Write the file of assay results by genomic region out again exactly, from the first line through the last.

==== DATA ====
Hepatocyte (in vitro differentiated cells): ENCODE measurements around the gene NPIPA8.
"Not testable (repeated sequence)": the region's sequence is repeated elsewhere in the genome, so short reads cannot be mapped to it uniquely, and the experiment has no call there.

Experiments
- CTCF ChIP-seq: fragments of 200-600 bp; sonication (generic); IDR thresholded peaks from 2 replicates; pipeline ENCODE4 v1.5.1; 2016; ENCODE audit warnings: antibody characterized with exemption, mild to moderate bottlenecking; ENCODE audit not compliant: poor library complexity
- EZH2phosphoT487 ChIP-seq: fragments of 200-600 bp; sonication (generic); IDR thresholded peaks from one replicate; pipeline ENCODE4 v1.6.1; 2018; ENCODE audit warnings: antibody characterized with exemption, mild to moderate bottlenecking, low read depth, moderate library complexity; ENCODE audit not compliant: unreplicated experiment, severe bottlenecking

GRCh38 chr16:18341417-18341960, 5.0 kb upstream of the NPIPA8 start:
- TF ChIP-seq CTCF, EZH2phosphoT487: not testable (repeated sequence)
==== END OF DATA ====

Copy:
Hepatocyte (in vitro differentiated cells): ENCODE measurements around the gene NPIPA8.
"Not testable (repeated sequence)": the region's sequence is repeated elsewhere in the genome, so short reads cannot be mapped to it uniquely, and the experiment has no call there.

Experiments
- CTCF ChIP-seq: fragments of 200-600 bp; sonication (generic); IDR thresholded peaks from 2 replicates; pipeline ENCODE4 v1.5.1; 2016; ENCODE audit warnings: antibody characterized with exemption, mild to moderate bottlenecking; ENCODE audit not compliant: poor library complexity
- EZH2phosphoT487 ChIP-seq: fragments of 200-600 bp; sonication (generic); IDR thresholded peaks from one replicate; pipeline ENCODE4 v1.6.1; 2018; ENCODE audit warnings: antibody characterized with exemption, mild to moderate bottlenecking, low read depth, moderate library complexity; ENCODE audit not compliant: unreplicated experiment, severe bottlenecking

GRCh38 chr16:18341417-18341960, 5.0 kb upstream of the NPIPA8 start:
- TF ChIP-seq CTCF, EZH2phosphoT487: not testable (repeated sequence)